Monday, September 18, 2017
If you've been following my blog, or Strava (or any of my other social networks) you will know of my penchant for long bike rides. As I pointed out in my recent blog post, Confessions of a Budding Endurance Junkie, I'm probably just getting started.
A little over a month ago, one of the more serious of the road riders on the local scene got in touch with me to ask if I'd be interested in helping him put a team together for the upcoming Audax 600 - a 642km ride - the first of this distance in Malaysia. I looked at the dates, and decided I could do it, and that was it. The ride is now less than a week away and there's still only 2 of us....
It's not that I didn't try to enlist others from my riding buddies to join. I did. Too short notice for most people, and I do think that it's so far beyond anyone's comfort zone, that it will involve a level of suffering most are unwilling to subject themselves to without some serious preparation
For those of you who are new to the Audax concept, these are long "randonneur" style rides over distances from 200 to 1000+ kilometers, which are officially sanctioned by the French organisation Audax Club Parisien. Each participant must ride unsupported, and has to complete the course within the cut-off time via all the official check points on the route.
In terms of real physical preparation, there's not much more I can do than I already am doing. For the last few months I've been doing at least one ride every other week over 200km, and have done some back-to-back days accumulating more than 450km and over 4000m of climbing in a 2-day block, so in many ways I've already done the ground work.
The issue here is how to mentally approach the ride - how to divide this distance up. How often to stop, and whether we need to get some sleep, and at what point in the ride.
I've scoured the internet for information, but I don't find anything particularly enlightening. Lots of advice, but the bottom line in most cases is: listen to your body and rest whenever you need to. Just have to keep track of where we can get water/fuel.
Fueling strategy with me is fairly simple. I will probably have to stop every couple of hours to fill bottles with water, and at this point I will also plan to eat. Since I'm ketogenic I won't be as dependent on carbs as many of the others that I'm riding with, but I'll eat whatever is available as I'll be burning a lot of calories!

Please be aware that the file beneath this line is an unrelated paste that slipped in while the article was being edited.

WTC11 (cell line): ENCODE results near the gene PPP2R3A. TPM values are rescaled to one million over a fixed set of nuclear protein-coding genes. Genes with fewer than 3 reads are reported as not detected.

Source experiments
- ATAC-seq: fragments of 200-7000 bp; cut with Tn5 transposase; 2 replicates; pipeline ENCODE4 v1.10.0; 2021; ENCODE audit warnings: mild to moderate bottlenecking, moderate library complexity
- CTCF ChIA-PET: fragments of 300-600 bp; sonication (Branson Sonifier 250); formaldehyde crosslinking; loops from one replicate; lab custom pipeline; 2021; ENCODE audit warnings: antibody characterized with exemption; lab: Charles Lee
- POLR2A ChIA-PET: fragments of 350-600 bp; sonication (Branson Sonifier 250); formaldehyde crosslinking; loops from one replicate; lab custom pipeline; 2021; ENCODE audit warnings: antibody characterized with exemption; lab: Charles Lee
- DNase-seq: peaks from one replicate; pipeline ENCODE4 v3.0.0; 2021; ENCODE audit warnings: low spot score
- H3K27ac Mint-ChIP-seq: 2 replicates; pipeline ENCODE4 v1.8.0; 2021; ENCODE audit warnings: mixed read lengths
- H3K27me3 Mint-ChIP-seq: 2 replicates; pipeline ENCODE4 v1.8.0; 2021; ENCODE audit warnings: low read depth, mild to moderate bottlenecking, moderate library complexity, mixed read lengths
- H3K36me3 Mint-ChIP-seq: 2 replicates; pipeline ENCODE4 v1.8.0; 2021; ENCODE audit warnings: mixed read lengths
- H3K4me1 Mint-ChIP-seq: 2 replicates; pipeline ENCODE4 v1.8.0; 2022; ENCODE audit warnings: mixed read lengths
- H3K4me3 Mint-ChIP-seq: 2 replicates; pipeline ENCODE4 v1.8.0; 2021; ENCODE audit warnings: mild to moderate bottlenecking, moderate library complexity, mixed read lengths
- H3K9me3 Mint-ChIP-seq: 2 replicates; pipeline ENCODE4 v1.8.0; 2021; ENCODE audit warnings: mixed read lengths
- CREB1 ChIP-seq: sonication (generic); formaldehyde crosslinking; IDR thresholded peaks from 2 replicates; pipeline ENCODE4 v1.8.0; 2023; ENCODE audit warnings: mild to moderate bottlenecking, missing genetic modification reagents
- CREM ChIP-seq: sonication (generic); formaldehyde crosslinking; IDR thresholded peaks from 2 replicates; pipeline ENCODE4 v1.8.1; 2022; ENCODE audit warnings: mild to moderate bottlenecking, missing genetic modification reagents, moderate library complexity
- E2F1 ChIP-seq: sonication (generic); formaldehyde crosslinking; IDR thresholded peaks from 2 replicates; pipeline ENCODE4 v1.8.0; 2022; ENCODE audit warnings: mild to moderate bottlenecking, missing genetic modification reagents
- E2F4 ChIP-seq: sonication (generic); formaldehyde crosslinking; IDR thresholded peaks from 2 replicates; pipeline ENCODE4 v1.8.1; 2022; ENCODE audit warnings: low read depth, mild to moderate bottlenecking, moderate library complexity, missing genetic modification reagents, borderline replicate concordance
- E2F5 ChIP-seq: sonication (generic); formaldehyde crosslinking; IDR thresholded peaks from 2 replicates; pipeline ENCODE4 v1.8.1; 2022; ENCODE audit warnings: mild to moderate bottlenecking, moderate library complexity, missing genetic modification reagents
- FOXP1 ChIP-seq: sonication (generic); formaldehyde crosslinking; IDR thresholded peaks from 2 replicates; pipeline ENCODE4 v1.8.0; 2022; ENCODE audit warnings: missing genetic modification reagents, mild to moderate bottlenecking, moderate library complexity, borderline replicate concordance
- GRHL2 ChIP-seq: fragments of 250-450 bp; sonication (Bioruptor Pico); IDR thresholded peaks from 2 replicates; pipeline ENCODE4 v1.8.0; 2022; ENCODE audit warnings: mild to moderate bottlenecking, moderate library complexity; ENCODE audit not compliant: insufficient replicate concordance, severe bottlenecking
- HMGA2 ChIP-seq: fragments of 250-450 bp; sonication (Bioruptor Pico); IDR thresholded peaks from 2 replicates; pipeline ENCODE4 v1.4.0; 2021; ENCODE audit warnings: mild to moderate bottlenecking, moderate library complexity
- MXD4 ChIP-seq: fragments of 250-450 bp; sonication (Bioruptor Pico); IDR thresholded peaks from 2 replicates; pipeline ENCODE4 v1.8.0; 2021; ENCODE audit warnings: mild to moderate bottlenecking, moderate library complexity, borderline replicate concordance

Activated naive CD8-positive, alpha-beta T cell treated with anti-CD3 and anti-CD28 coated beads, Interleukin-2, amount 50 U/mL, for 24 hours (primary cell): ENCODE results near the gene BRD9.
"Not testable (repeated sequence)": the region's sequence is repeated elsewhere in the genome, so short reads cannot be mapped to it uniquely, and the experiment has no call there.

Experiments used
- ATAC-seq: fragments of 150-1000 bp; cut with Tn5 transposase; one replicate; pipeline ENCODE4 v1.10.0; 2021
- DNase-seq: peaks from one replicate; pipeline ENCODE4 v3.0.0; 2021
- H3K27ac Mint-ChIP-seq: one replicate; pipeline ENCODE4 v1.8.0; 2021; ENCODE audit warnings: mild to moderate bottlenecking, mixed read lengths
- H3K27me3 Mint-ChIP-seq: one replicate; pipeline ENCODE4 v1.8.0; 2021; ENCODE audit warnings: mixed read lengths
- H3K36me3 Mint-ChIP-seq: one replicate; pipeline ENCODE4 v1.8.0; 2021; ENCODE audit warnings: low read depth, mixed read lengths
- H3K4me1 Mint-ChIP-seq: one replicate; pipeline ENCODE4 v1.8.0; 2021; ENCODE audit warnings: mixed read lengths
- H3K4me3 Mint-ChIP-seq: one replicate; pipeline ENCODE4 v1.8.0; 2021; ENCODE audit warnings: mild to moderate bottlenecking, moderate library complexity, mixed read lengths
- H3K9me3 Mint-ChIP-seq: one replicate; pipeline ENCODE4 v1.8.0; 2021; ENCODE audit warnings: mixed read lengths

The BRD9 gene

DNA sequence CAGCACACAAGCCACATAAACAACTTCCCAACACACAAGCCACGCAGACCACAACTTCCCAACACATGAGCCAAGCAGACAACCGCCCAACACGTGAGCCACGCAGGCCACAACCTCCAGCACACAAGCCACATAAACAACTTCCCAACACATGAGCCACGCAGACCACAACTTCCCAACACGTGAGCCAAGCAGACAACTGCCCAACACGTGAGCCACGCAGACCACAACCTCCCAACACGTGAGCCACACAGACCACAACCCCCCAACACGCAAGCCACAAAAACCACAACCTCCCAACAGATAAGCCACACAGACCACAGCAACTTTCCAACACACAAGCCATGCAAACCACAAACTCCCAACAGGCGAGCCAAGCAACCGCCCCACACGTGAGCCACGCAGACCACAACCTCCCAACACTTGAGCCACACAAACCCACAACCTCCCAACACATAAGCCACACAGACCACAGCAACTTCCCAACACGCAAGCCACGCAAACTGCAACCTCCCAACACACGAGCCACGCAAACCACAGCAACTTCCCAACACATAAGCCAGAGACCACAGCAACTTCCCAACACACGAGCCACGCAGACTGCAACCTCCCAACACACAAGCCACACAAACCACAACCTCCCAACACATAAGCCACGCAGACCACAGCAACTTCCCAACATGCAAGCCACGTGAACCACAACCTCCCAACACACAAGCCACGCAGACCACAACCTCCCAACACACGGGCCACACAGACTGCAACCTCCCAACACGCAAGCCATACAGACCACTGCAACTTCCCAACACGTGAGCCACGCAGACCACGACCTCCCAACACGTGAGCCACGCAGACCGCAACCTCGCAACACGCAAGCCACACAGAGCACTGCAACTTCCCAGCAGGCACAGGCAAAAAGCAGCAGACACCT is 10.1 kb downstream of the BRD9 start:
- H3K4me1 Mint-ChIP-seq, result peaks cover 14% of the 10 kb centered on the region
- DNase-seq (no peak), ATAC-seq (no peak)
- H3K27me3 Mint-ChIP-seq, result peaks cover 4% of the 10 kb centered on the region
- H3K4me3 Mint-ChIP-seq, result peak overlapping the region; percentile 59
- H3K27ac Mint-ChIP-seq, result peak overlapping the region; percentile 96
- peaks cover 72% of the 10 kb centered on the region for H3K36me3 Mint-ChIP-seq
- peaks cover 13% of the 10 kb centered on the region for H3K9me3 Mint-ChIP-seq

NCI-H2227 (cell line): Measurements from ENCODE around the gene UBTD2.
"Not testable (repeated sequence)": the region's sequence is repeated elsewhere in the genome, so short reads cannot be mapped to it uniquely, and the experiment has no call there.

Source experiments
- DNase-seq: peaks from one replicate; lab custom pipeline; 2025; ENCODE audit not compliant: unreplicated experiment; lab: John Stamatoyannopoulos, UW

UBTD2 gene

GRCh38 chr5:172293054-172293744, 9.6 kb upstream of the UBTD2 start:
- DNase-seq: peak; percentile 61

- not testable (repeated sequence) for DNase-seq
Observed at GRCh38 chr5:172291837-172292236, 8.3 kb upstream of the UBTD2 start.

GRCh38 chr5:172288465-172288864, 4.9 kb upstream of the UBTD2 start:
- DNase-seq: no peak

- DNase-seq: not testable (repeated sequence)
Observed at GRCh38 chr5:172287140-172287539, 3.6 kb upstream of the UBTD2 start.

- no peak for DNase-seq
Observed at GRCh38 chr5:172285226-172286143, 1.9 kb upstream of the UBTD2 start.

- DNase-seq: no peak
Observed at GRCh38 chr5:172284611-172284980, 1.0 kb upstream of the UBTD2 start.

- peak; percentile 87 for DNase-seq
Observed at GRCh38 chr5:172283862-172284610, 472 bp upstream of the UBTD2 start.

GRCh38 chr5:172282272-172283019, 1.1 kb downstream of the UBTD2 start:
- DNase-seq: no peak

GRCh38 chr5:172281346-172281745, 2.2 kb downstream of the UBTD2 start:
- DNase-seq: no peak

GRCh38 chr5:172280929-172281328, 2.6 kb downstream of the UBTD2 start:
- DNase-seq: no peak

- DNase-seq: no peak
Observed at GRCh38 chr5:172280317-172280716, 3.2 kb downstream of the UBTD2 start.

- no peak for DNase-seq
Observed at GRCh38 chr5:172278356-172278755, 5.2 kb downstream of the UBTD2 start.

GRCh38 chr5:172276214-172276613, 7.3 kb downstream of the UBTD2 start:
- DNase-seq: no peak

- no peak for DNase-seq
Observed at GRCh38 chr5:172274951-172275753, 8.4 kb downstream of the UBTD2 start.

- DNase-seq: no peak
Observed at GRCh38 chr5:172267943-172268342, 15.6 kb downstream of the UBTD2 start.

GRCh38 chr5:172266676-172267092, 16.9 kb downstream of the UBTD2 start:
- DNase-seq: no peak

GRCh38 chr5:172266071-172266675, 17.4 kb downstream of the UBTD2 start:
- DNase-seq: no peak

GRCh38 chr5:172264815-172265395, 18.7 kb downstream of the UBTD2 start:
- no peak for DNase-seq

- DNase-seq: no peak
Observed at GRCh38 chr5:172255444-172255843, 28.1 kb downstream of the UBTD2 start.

Equipment is another straightforward one: don't use anything you're not used to. It will be my trusty old carbon road racer, with nothing changed, but with a couple of additional bags for carrying stuff. I'll need to carry a power bank to charge my GPS and my phone. I've bought myself lights that should last for well over what I need, and that run on AA batteries anyway, so can easily be replaced on the road. I'll carry a change of kit and some casual shorts and a t shirt in case I need to sleep. Other than that it's just a bit more cash than usual.
Pacing may present more of a challenge. My riding companion is notoriously fast, and has recently completed the formidable Cent Cols in the Dolomites, so he's on another planet in fitness terms. We have discussed this, and he is determined to try and be super-conservative. Let's see. I'm good at pacing myself under normal conditions, and I'm also quite happy riding alone if I find the pace unsustainable. Though riding alone in the middle of the night on desolate roads with 400+ kilometers in the legs might be more than I bargained for. I've really no idea - I've yet to experience that one.
Wednesday, September 13, 2017
The Internet is without doubt the greatest development to human existence that has happened during my lifetime. Not perhaps a particularly radical statement, but bear with me.
If we consider other great forward thrusts in technology - like locomotion or electricity - and the monumental changes they forced within the otherwise steady march of human evolution (as viewed now with historical perspective), I doubt people living then had a full grasp of the significance of those changes. I'm quite certain that many of the outcomes of this recently initiated cataclysmic shift have yet to fully manifest themselves, let alone be fully appreciated.